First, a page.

Then it happened! The ship was suddenly hit with a violent, fast rising lake storm. The kind of storm all seamen of the day feared and had a healthy respect for. The crew of the George Marsh fought this raging enemy of wind and rain professionally and valiantly. Hour after hour the storm battered the old ship while the mariners struggled to keep her from broaching in the mountainous seas. Finally, the old lady’s timbers could take no more. Her seams opened allowing lake water to rush in and fill her passages. The pumps could not handle the vast amounts of water. Her buoyancy gone the George A. Marsh slipped below the surface of an angry Lake Ontario. Ending her career within sight of her Kingston destination and the safety of it’s harbour.

  The last few hours in the life of the marsh must have been terror for her crew and passengers. The wind raged, the ship rocked violently from side to side and up and down. Foaming lake water surged again and again over the decks. All of this coupled with the darkness of the night that had fallen over them made it difficult to complete any task. Then the realization that the ship was doomed! The hands managed to launch the yawl that hung on the stern davits. The other life boat remained lashed to the port side deck near the bow. As the ship sank, some people were thrown into the cold black waters. The captain’s brother and deck hand Neil MacLellan managed to climb into the yawl which they would have immediately cut loose from the sinking ship. McLennan had his baby in his arms. One of the other children managed to grab hold of the yawl’s side. For some reason however the two men inside were not able to pull her into their small craft. The cold eventually took its toll. She could hold on no more and was lost to the fury of the lake. After many hours the yawl made it to Amherst Island. By that time, however the McLennan baby had succumbed to the dreadful cold. In all eleven of the thirteen people on board lost their lives. Gone were the captains wife, his children (Greta, John, Harry, Clarence, and one other), Mrs. MacLellan, Her baby, McLennan’s nephew and the deck hand George Cousins. Some of the dead were recovered from the lake. We do know that some of the Marsh’s last seafarers still lay beside their ship at the bottom of Lake Ontario today.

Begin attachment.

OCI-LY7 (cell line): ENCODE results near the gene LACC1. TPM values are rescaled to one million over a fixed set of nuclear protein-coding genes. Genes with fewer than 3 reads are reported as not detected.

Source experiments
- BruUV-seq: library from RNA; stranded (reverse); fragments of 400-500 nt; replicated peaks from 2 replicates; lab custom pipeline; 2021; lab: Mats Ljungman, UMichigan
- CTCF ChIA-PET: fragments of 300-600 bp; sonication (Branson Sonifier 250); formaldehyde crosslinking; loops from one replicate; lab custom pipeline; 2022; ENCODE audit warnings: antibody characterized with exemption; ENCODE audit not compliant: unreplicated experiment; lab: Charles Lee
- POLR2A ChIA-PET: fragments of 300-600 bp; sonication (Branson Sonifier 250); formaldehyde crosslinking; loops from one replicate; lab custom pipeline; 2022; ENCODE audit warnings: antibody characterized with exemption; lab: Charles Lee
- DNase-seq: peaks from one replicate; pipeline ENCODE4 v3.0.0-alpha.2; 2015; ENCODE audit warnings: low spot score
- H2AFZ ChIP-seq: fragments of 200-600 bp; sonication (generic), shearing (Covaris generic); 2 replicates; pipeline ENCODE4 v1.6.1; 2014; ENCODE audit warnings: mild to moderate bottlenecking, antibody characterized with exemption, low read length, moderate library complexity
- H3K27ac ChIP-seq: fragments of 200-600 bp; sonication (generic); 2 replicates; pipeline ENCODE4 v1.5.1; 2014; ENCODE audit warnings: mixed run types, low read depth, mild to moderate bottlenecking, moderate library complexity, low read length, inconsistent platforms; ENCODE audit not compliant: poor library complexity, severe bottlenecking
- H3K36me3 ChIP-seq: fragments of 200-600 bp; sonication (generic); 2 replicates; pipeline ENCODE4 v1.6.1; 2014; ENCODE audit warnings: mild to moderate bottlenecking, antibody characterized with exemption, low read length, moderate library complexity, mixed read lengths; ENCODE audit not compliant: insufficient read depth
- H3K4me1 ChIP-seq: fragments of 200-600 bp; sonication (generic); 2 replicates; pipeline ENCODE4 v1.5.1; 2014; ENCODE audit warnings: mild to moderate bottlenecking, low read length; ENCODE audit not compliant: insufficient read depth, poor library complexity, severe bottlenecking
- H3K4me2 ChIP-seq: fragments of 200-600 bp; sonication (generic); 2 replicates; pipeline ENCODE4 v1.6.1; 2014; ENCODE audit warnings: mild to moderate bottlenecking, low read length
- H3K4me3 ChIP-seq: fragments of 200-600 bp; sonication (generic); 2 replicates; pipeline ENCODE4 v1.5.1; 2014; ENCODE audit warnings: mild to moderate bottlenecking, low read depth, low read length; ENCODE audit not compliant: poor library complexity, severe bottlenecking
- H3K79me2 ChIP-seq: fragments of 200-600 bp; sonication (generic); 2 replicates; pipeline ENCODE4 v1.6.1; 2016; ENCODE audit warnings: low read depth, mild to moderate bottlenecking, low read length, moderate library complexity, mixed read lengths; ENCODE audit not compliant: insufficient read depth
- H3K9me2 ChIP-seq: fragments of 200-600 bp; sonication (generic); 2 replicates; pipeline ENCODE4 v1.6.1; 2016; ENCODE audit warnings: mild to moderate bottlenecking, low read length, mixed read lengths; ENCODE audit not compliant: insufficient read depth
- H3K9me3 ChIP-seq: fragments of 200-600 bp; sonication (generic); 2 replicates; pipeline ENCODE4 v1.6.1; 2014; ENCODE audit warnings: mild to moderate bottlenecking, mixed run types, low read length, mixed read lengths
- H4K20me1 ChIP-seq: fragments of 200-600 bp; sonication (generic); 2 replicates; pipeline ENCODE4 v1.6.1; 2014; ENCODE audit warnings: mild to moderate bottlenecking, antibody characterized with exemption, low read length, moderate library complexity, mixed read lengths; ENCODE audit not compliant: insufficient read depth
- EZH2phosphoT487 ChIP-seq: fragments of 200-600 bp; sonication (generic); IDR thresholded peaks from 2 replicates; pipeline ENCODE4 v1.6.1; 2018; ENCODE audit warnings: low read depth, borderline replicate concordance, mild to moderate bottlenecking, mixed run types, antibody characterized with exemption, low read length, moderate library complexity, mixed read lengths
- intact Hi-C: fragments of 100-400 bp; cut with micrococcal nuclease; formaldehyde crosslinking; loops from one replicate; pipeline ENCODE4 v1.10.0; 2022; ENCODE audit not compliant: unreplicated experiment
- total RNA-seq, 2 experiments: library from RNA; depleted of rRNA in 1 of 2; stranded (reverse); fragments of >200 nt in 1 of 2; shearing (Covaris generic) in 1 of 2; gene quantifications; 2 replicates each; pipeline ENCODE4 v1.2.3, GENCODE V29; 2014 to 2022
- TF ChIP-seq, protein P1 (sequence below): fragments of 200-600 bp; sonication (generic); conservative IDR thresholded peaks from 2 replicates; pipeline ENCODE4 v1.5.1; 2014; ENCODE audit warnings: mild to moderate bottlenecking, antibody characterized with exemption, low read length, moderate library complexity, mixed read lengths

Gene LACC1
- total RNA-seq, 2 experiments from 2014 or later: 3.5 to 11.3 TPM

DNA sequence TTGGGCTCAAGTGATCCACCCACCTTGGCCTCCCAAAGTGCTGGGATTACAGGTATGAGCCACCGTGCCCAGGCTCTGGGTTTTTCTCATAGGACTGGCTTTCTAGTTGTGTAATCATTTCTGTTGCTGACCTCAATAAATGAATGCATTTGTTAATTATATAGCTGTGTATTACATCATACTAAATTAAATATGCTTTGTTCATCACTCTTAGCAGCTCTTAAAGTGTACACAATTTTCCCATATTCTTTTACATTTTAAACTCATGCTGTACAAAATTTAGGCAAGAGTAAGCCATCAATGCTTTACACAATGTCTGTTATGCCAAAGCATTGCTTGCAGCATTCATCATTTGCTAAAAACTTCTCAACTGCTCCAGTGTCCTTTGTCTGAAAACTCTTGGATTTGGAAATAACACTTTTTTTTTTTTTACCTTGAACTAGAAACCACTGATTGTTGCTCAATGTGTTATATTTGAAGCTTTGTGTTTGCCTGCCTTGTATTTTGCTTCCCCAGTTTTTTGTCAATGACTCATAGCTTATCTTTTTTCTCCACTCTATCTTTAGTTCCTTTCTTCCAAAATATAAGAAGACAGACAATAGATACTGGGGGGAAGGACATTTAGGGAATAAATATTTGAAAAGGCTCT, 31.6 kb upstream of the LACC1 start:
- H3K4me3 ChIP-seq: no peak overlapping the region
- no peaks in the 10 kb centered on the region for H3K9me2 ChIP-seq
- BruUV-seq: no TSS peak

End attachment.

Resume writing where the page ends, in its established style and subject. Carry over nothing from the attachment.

The next morning in that year of 1917. All that could be seen of the once proud ship were her masts sticking above the surface. The George A. Marsh had sunk upright in eighty feet of water. At the time of her sinking she was valued at $5500.00. It was decided not to raise or salvage the ship as it would be too expensive. The masts, being ae enavigational hazard, were pulled out of the deck and dropped alongside the ship. There she sat forgotten and alone for almost fifty years.

On  April 20  2006, Divercity recieved this letter: Thank you Eileen Wessell

I was looking up some info on sunken schooners on the Great Lakes and came across your web site.
The schooner the “George A. Marsh” is of interest to me, as my late husband was related to a Neil MacLellan who survived the wreck. The problem is you have him listed as Neil McLennan. My husband was named after the Captain of this ship John Wesley Smith. John Smith was not on board at the time of the wreck, even though he should have been.
He went to live in the U.S.A. to avoid having trouble with the authorities and died in Oklahoma (Harrah)  quite a number of years later. Even his kin thought he perished on board until they found out different at the time of his death.
Just thought you might like to know.

Yours truly, E.Wessell
Ont. Canada

For the diver to-day the sites to see are her wheel, impressive bow, anchor winch, the cargo, tools, dead eyes, plus many other areas of interest… The wreck is fully intact and gives a good indication of how ships of the late 1800’s and early 1900’s were constructed. P.O.W. marks the wreck with a mooring.